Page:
Previous periods or phases of total dominance by capital rentiers have always been followed by civil war, colonial war, revolution or international war. Veblen wryly remarked (in The Theory of the Leisure Class) that either Uganda or Kazakhstan could provide role models for what capital rentiers want in the so-called "knowledge based consumer democracies" because these parasites want the social class stratification and the division of labor last known in the European feudal period. In this preferred model of society for capital rentiers, the lords of the manor employed themselves in economically useless and parasitic activities, including valorous small scale war, that is the practice of "conspicuous consumption and conspicuous leisure". While the rest of society stayed poor or starved!

Especially during civil wars and revolutions, capital rentiers can become designated targets for popular rage and pay for their arrogance, greed and cynicism - with their lives. Conversely, during world wars, capital rentiers have a proven track record of either preserving, or increasing their power. One example is the role of the Bush family of the US in the rise of Hitler, and the demise of Hitler. Capital rentiers therefore prefer to foment and organize, and profit from international warfare through playing both sides to any conflict, while savagely repressing all attemped revolution and social unrest targeting themselves, inside their "underlying security' the so-called mature postindustrial democracies.

While neoclassical economics defines human beings as rational utility-seeking agents who try to maximize their pleasure and minimize their pain, Veblen recast them as irrational economic creatures who pursue social status with - in fine - little regard to their own happiness and are incited, not only encouraged, to do so by the capital rentier class. This of course requires the most primitive of all struggles for status - through conflict and war. At the tribal level, even at the level of Uganda or Kazakhstan, this is not life threatening for the planet, but is threatening when it concerns all the "mature democracies" bogged down and mired by long recession and increasing poverty, due to the greed of capital rentiers.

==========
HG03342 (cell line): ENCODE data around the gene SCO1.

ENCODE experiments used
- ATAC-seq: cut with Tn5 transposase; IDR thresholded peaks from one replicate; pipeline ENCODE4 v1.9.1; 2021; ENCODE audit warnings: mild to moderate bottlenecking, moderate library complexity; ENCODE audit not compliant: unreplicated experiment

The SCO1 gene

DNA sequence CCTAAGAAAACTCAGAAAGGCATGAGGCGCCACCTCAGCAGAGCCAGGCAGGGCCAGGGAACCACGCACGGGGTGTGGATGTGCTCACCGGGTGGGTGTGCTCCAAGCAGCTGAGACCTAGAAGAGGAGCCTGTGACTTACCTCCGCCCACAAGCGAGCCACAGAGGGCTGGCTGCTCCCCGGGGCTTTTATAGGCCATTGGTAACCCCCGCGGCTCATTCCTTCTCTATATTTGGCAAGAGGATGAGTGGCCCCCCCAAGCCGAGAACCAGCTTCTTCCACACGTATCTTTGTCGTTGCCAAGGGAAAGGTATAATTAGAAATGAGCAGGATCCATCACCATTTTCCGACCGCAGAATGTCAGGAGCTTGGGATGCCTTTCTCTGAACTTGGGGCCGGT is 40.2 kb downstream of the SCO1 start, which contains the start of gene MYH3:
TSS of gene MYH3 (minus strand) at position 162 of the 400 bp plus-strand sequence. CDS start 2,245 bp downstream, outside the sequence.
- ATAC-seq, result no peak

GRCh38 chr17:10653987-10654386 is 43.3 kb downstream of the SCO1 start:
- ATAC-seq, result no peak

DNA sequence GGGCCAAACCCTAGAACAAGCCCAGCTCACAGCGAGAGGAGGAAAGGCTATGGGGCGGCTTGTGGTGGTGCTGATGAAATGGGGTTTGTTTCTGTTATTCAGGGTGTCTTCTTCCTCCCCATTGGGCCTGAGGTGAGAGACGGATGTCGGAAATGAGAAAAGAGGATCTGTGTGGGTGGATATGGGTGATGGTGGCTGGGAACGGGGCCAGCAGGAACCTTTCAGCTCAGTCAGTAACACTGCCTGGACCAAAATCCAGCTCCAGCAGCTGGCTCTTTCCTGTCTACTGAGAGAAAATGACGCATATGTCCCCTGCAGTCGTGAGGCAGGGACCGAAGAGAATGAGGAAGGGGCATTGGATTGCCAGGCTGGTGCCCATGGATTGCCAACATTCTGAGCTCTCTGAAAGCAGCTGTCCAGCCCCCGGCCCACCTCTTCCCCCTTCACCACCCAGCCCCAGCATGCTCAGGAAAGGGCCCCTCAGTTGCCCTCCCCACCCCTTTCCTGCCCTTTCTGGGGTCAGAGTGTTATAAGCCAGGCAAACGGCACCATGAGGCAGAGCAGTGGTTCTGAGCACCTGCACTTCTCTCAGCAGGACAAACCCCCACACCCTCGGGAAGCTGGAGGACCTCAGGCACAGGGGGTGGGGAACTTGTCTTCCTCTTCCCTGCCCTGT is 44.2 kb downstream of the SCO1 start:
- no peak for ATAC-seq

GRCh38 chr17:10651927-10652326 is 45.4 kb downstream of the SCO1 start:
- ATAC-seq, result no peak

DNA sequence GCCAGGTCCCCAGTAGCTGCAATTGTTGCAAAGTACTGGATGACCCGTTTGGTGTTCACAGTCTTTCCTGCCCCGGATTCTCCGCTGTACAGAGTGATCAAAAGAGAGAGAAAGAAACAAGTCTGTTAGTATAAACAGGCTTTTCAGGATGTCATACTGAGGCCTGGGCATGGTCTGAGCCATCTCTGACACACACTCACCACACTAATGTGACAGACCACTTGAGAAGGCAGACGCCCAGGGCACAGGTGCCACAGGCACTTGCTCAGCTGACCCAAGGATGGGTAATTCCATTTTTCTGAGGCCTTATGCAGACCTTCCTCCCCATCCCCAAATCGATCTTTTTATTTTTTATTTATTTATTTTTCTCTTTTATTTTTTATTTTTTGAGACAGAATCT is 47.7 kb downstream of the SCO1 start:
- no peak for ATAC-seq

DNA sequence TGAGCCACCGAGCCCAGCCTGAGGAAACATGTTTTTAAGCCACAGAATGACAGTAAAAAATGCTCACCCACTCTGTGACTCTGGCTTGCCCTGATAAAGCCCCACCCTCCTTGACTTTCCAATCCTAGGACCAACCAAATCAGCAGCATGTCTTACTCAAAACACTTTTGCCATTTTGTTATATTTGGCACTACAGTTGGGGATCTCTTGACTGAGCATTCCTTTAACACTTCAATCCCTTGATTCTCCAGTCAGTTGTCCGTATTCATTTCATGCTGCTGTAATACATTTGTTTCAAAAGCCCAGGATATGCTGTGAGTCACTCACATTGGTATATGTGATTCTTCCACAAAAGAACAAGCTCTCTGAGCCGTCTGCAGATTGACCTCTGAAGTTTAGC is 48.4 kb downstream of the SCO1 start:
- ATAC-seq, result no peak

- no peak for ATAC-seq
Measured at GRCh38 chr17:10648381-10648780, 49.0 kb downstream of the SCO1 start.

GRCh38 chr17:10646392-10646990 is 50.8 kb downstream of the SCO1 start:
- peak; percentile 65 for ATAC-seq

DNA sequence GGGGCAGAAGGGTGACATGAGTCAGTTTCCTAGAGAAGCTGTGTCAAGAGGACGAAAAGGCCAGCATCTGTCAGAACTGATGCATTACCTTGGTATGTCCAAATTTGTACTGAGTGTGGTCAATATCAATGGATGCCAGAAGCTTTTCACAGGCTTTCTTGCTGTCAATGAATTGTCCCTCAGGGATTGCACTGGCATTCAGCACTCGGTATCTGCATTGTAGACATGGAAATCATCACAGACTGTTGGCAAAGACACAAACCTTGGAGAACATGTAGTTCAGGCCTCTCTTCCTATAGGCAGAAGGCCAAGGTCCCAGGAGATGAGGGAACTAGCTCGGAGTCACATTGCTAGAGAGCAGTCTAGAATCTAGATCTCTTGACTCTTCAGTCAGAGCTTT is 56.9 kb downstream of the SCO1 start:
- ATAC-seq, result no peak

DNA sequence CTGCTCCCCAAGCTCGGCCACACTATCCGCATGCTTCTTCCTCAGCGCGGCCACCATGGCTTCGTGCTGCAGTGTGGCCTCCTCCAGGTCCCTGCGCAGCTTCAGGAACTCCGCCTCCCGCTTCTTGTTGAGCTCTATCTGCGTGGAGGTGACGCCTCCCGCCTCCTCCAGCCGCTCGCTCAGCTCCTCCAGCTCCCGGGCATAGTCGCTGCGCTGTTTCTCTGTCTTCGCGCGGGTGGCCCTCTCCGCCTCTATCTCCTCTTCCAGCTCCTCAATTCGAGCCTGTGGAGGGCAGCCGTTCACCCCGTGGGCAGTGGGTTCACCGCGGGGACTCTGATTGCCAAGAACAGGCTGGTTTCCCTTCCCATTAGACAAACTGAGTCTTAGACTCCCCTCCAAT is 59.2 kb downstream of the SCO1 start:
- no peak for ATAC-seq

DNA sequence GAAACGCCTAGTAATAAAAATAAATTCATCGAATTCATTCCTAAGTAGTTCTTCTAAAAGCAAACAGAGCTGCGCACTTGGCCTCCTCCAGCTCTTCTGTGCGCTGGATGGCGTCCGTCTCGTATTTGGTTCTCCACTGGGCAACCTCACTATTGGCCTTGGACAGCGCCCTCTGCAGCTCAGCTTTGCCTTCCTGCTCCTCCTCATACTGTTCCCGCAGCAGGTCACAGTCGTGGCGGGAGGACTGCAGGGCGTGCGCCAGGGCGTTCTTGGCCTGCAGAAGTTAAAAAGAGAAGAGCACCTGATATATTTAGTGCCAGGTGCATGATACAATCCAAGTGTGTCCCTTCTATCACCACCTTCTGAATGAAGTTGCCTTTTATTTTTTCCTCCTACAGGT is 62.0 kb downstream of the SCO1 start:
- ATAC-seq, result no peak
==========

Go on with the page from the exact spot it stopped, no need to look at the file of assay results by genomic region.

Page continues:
Writing also as a sociologist, Thorstein Veblen outlined some consequences of a return to tribalistic social order as wanted by capital rent, despite the surface trappings of contemporary consumer society and its "organized democracy". This included the subjugation of women, expressed as the housewife-symbol or trophy attesting to a man’s socio-economic success, as in Saudi Arabia. The unemployed status of the housewife is a form of conspicuous leisure and an object of conspicuous consumption.

Another example was the popularity and market role of sport: as we know this is a key feature of today's "mature democracies" with 25% of their youth unemployed - but able to pay several million dollars a year to Football Heroes to tap a ball around 1 day a week, supposedly playing a major role in the so-called "psychological cohesion of the community".

Other examples cited by Veblen included the slide towards New Age supernatural worship, moving on from religion as a tribal expression of conspicuous leisure and conspicuous consumption, to the extremes of of social tribalism in the form of voluntarily mass worship of fatuous images and symbols, and the display of linked symbols. Above all however, Veblen underlined the major goal of the capital rentiers in society - to build and maintain an anti-intellectual and superstitious society, the most suited to complete exploitation.

As we know and Veblen knew, "all things pass", even the cult and the fake comfort of ignorance.

By Andrew McKillop


Former chief policy analyst, Division A Policy, DG XVII Energy, European Commission. Andrew McKillop Biographic Highlights

Co-author 'The Doomsday Machine', Palgrave Macmillan USA, 2012

Andrew McKillop has more than 30 years experience in the energy, economic and finance domains. Trained at London UK’s University College, he has had specially long experience of energy policy, project administration and the development and financing of alternate energy. This included his role of in-house Expert on Policy and Programming at the DG XVII-Energy of the European Commission, Director of Information of the OAPEC technology transfer subsidiary, AREC and researcher for UN agencies including the ILO.

© 2013 Copyright Andrew McKillop - All Rights Reserved Disclaimer: The above is a matter of opinion provided for general information purposes only and is not intended as investment advice. Information and analysis above are derived from sources and utilising methods believed to be reliable, but we cannot accept responsibility for any losses you may incur as a result of this analysis. Individuals should consult with their personal financial advisor.